Methods like bagging and random forests, however, build many different models based on repeated bootstrapped samples of the original dataset. Predictions on new data are made by taking the average of the predictions made by the individual models.
These methods tend to offer an improvement in prediction accuracy over methods that only use a single predictive model because they use the following process:
- First, build individual models that have high variance and low bias (e.g. deeply grown decision trees).
- Next, take the average of the predictions made by individual models in order to reduce the variance.
Another method that tends to offer even further improvement in predictive accuracy is known as boosting.
What is Boosting?
Boosting is a method that can be used with any type of model, but it is most often used with decision trees.
The idea behind boosting is simple:
1. First, build a weak model.
- A “weak” model is one whose error rate is only slightly better than random guessing.
- In practice, this is typically a decision tree with only one or two splits.
2. Next, build another weak model based on the residuals of the previous model.
- In practice, we use the residuals from the previous model (i.e. the errors in our predictions) to fit a new model that slightly improves upon the overall error rate.
3. Continue this process until k-fold cross-validation tells us to stop.
- In practice, we use k-fold cross-validation to identify when we should stop growing the boosted model.
By using this method, we can start with a weak model and keep “boosting” the performance of it by sequentially building new trees that improve upon the performance of the previous tree until we end up with a final model that has high predictive accuracy.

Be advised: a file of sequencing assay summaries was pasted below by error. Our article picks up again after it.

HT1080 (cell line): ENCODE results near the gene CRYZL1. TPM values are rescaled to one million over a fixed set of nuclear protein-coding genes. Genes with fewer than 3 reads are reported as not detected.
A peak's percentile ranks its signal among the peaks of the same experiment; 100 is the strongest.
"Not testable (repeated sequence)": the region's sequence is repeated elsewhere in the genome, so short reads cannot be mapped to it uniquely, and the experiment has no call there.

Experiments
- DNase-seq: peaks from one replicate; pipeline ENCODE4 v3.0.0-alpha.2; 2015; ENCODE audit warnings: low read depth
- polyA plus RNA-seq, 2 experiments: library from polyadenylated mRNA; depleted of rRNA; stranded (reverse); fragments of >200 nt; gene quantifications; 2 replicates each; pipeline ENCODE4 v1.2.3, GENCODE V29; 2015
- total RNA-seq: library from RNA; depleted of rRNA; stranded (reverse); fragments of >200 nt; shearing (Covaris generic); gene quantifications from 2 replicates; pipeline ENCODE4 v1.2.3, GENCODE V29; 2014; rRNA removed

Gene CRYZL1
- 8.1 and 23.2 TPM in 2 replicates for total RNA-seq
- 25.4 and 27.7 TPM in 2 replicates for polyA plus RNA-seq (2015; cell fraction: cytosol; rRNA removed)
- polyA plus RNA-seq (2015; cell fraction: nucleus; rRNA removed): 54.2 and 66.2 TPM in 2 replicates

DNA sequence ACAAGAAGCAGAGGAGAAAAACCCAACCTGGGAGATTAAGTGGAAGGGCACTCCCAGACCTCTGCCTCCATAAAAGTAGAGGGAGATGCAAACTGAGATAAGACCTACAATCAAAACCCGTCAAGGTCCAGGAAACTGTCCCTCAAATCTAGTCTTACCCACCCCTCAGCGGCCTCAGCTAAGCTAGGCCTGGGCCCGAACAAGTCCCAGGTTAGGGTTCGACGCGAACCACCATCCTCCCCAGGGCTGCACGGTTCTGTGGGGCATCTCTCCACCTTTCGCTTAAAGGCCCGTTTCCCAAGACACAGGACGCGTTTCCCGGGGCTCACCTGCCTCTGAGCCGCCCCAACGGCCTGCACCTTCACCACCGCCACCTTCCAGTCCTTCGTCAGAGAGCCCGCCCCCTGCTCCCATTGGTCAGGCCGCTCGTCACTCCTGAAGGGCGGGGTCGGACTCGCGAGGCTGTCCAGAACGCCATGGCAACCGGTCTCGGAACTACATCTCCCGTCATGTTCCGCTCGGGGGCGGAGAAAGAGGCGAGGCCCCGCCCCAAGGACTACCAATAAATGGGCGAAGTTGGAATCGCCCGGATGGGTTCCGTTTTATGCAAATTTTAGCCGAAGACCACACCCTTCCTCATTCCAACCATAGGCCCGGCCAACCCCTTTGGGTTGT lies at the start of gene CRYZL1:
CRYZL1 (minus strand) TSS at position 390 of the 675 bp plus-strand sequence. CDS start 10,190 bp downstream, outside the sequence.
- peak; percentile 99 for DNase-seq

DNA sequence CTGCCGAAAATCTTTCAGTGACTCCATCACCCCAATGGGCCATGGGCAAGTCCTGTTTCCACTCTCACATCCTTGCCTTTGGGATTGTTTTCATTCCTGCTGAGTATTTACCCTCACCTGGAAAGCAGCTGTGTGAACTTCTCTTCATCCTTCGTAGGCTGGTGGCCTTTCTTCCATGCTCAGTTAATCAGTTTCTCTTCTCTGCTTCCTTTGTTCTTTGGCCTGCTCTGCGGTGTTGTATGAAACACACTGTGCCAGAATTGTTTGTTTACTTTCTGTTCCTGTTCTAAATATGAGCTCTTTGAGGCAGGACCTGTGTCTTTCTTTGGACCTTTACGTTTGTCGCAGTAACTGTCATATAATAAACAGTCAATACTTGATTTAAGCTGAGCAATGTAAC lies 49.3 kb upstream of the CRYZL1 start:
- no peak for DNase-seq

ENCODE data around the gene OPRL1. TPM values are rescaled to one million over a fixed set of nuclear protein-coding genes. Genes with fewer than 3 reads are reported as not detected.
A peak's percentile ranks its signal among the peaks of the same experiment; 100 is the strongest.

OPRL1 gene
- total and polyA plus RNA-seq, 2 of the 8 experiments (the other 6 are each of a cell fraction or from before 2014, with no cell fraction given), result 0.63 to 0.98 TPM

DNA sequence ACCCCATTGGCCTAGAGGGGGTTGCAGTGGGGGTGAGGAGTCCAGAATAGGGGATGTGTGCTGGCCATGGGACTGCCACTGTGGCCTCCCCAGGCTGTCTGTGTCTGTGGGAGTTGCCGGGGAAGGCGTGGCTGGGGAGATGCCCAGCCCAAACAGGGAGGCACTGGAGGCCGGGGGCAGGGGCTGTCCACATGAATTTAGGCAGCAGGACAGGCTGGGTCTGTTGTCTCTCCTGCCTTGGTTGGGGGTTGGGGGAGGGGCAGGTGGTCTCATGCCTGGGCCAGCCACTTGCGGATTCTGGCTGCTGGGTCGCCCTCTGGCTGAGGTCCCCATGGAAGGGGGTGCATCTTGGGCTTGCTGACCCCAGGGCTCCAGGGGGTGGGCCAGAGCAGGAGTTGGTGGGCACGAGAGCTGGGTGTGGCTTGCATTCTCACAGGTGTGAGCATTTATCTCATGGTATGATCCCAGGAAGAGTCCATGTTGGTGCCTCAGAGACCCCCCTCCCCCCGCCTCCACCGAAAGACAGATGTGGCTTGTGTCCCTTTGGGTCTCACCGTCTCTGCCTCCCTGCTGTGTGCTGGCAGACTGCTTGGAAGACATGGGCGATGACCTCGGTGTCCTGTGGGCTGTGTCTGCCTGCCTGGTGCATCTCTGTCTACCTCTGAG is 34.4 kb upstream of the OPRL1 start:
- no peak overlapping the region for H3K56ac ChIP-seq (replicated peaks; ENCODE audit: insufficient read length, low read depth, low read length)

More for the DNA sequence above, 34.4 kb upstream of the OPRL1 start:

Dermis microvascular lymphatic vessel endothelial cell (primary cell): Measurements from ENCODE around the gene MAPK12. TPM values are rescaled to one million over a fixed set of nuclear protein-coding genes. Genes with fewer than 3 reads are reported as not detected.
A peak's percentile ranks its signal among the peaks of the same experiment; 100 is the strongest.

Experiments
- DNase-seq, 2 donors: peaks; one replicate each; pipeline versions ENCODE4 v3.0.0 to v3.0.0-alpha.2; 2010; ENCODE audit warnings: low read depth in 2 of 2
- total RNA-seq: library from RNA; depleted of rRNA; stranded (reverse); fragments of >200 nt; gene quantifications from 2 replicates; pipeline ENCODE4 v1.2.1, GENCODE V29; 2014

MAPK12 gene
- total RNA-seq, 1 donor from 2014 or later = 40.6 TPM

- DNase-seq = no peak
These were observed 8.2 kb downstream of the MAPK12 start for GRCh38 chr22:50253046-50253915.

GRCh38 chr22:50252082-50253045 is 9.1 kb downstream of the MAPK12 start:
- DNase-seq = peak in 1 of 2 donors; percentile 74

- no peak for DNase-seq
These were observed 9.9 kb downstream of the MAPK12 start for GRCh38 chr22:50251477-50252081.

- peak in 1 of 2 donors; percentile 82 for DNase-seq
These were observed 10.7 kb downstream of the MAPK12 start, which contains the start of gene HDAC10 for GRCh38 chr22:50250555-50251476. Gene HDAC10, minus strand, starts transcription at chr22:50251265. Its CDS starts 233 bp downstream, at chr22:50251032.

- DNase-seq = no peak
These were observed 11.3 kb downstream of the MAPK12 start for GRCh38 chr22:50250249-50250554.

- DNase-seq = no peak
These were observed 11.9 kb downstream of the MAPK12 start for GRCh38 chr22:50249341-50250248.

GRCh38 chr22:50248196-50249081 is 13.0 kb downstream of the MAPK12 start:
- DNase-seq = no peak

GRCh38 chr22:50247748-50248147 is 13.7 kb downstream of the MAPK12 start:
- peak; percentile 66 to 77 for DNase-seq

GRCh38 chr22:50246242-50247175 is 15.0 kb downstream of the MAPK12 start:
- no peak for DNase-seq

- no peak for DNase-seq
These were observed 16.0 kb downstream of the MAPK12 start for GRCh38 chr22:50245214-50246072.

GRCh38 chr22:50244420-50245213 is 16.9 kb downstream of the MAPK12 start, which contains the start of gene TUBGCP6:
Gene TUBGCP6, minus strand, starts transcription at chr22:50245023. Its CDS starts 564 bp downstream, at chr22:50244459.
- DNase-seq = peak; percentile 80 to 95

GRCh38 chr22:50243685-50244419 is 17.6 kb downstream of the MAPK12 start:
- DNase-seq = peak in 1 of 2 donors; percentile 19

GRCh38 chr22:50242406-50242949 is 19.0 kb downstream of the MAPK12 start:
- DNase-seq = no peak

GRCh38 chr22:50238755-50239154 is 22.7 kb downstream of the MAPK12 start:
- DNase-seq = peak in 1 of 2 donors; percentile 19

Why Does Boosting Work?
It turns out that boosting is able to produce some of the most powerful models in all of machine learning.
In many industries, boosted models are used as the go-to models in production because they tend to outperform all other models.
The reason boosted models work so well comes down to understanding a simple idea:
1. First, boosted models build a weak decision tree that has low predictive accuracy. This decision tree is said to have low variance and high bias.
2. As boosted models go through the process of sequentially improving previous decision trees, the overall model is able to slowly reduce the bias at each step without increasing the variance by much.
3. The final fitted model tends to have sufficiently low bias and low variance, which leads to a model that is able to produce low test error rates on new data.
Pros & Cons of Boosting
The obvious benefit of boosting is that it’s able to produce models that have high predictive accuracy compared to almost all other types of models.
One potential drawback is that a fitted boosted model is very difficult to interpret. While it may offer tremendous ability to predict the response values of new data, it’s difficult to explain the exact process that it uses to do so.
In practice, most data scientists and machine learning practitioners build boosted models because they want to be able to predict the response values of new data accurately. Thus, the fact that boosted models are hard to interpret usually isn’t an issue.
Boosting in Practice
In practice there are actually many types of algorithms that are used for boosting, including:
Depending on the size of your dataset and the processing power of your machine, one of these methods may be preferable to the other.